From a Labrador retriever who brightens the lives of children in need to a young man who raises funds and delivers toys for shelter pets, OHS honors pets and people for heroic acts.
The 2017 Diamond Collar Awards honored people and pets who have demonstrated courage and compassion for animals. A special lifetime achievement award was also presented to long-time animal supporter Barbara Coit Yeager.
Compassion, Courage and a Desire to Help the Community
“The OHS Diamond Collar Awards are a chance to celebrate the heroic stories that exemplify how important pets are in our lives,” said Sharon Harmon, OHS Executive Director, who hosted the awards with KGW chief meteorologist Matt Zaffino. “These winners showed compassion, courage and a desire to help their community.”
Generous support from presenting sponsors Wentworth Subaru and Subaru of America helped make the awards possible. The event took place on Feb. 22 and was attended by more than 250 people at the Multnomah Athletic Club.
Honoring Heroes: Donations Doubled
Thank you! Through Saturday, Feb. 25, donations in honor of these heroes were doubled thanks to Wentworth Subaru and Subaru of America. OHS will soon provide an update on the total raised to help the animals.
Lifetime Achievement Award: Barbara Coit Yeager
For three decades, Barbara Coit Yeager has been one of the Portland area’s strongest voices on behalf of animals.
She is a charter member of the OHS Thomas Lamb Eliot Circle and provided a major gift for the Coit Family Surgical Suite at the OHS medical center, where more than 600 veterinary students have studied and more than 100,000 pets have been helped in the last decade.
When animals are in need, Barbara Coit Yeager is there for them.
2017 Diamond Collar Award Winners
Photos by Andrea Lonas Photography
Bear: This ninety-pound Labrador retriever was honored with a Diamond Collar Hero Award for his remarkable service as a therapy animal. Bear is a frequent visitor to the Randall Children’s Hospital in Portland, where he brings smiles to children coping with chemotherapy and other cancer treatments. Bear is part of a groundbreaking national study looking at how animal-assisted therapy helps relieve stress in children with cancer. Video »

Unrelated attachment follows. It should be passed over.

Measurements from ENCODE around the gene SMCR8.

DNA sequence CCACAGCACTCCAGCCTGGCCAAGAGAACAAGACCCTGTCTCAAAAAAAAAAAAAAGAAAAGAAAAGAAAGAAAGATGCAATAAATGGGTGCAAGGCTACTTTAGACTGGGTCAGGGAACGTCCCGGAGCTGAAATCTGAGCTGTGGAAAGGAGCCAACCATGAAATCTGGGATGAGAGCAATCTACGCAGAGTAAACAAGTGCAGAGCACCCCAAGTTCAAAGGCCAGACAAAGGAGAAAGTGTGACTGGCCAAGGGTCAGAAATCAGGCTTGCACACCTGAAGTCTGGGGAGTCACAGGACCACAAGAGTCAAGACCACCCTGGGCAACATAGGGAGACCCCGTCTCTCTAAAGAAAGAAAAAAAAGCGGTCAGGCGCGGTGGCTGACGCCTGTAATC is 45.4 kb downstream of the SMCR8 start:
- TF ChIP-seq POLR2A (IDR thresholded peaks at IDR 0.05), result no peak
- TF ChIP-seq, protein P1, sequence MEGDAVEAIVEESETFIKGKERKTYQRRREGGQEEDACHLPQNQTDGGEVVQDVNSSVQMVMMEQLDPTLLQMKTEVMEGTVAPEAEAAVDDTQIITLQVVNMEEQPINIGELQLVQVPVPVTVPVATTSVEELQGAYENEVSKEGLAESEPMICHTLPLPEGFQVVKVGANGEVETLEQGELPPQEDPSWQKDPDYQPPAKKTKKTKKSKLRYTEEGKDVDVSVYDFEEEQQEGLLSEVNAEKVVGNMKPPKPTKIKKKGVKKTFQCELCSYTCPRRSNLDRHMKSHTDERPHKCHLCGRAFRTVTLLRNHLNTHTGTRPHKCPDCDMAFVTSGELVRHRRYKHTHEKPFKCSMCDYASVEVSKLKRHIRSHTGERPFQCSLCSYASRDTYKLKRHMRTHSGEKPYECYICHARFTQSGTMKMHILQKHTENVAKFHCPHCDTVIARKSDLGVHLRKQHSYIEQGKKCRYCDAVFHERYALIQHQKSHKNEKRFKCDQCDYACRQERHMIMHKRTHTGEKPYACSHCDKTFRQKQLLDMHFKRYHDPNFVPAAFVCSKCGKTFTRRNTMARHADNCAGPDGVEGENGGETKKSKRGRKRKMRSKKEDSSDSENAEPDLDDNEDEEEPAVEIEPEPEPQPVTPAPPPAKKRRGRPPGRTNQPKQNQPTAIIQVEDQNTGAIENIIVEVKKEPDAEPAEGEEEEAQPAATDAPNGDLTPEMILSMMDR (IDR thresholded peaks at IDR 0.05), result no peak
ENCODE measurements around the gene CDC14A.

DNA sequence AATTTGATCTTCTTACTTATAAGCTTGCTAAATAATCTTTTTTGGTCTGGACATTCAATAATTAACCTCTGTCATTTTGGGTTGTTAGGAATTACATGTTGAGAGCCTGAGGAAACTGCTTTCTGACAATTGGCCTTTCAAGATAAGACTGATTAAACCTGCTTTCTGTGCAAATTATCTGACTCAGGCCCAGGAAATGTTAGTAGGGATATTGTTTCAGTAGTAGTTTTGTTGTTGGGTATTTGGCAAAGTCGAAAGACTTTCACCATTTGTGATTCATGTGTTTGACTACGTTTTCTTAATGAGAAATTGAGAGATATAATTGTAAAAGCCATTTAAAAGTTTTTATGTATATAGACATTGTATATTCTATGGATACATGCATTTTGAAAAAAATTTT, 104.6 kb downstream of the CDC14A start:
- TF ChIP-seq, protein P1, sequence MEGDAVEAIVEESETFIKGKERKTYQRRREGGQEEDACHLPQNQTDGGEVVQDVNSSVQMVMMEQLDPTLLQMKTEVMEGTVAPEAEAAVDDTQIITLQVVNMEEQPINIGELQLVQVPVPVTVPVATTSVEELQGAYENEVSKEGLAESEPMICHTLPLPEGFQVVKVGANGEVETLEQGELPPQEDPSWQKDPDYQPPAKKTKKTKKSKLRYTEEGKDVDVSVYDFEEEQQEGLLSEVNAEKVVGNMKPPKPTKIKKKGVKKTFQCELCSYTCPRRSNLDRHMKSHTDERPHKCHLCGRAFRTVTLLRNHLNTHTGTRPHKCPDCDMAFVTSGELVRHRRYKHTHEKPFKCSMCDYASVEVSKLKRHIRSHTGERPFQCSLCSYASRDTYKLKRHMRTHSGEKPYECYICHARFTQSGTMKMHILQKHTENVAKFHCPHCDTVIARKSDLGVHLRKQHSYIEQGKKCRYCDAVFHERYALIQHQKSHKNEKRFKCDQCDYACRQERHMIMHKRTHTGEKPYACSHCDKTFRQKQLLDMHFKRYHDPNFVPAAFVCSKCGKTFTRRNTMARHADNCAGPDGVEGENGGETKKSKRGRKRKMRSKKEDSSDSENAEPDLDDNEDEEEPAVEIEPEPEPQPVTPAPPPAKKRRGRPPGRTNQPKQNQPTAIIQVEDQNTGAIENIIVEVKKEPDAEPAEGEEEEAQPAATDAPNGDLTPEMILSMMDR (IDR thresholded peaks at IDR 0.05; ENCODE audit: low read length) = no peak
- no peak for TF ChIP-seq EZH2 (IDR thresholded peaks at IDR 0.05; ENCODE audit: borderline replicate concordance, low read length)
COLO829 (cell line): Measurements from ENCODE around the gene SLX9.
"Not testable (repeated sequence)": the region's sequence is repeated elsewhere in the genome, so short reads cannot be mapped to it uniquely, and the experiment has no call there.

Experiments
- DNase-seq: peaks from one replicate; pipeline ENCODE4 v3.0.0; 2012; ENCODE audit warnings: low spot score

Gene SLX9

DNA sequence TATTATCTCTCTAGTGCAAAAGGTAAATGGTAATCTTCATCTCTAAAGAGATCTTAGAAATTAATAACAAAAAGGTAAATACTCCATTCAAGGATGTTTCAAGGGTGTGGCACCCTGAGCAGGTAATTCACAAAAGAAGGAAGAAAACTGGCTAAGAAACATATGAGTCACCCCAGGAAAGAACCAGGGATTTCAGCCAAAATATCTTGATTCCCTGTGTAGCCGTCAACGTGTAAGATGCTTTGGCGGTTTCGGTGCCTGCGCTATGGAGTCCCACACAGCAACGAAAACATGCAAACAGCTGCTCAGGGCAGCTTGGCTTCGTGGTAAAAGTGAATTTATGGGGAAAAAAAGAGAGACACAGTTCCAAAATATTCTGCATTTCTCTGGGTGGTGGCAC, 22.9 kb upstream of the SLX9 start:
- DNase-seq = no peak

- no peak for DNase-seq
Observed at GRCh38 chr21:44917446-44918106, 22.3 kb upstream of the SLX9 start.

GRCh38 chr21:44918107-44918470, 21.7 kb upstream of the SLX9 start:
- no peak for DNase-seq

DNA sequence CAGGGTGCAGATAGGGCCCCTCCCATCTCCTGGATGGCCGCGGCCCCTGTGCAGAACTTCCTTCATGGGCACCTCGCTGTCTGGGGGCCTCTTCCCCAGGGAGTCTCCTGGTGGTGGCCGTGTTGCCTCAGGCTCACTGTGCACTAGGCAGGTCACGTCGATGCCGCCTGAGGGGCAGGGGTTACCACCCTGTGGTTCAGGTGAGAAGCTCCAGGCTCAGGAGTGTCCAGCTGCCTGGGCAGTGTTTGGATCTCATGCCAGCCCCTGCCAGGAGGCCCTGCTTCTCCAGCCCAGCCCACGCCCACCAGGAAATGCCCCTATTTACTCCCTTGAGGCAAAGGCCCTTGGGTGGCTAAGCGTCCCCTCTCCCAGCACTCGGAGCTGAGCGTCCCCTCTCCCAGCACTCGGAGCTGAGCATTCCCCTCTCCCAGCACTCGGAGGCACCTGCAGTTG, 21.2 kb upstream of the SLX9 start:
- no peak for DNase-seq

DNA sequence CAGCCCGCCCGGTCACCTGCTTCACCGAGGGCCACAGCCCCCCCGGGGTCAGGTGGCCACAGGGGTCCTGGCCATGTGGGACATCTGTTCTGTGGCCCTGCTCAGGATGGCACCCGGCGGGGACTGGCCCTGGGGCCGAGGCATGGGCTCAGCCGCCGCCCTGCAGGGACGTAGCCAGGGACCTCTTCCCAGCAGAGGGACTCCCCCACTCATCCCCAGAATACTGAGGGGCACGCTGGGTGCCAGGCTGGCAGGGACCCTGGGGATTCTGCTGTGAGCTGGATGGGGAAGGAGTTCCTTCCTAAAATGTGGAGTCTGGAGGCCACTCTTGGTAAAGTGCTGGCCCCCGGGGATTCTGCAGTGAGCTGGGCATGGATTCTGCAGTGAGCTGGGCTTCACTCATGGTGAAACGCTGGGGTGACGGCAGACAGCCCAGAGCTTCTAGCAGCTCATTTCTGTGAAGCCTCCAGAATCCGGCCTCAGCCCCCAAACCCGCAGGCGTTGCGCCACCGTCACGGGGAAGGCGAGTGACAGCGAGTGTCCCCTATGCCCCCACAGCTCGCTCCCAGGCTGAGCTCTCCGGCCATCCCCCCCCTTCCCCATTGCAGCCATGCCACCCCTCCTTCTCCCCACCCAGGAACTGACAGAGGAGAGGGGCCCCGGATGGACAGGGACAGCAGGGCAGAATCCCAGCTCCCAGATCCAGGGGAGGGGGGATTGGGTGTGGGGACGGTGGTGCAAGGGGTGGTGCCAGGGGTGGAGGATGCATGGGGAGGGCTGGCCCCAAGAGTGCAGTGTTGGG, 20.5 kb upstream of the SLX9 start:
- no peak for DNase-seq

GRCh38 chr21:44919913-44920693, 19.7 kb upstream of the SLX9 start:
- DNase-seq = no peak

Evie: This tiny Chihuahua survived horrific injuries: the loss of a front leg and also the loss of a hind leg. She was taken in by a local animal shelter as a stray dog, and then received the medical care she needed at OHS. Despite the loss of two limbs, Evie’s spirit and strength never diminished. She now runs and plays and is an inspiring example of a big-hearted animal who wants to love and be loved in return. Video »
Suzanne Hein: The owner of Portland-based LexiDog Boutique and Social Club, Suzanne Hein was honored for more than a decade of work to improve the lives of animals. In partnership with OHS, LexiDog locations have found adoptive homes for 4,298 pets since 2007. Suzanne has been at the forefront of raising funds for animals in need through a variety of special events, including the high-profile Portland’s Next TopDog Model competition. In 2014, she started her own rescue group, Rescue Faerie, which has found homes for 300 pets to date. Video »
Terrance Cheyne: This 12-year-old young man was honored with a Diamond Collar Hero Award for his unselfish dedication to animals. Terrance began helping pets when he was just six years old. He sells items for dogs and cats at holiday bazaars and uses the proceeds to purchase dog and cat toys to donate to animal shelters. Terrance raises about $1,000 per year for pets and has donated thousands of toys to shelters. Video »
Meet the Heroes: Video Playlist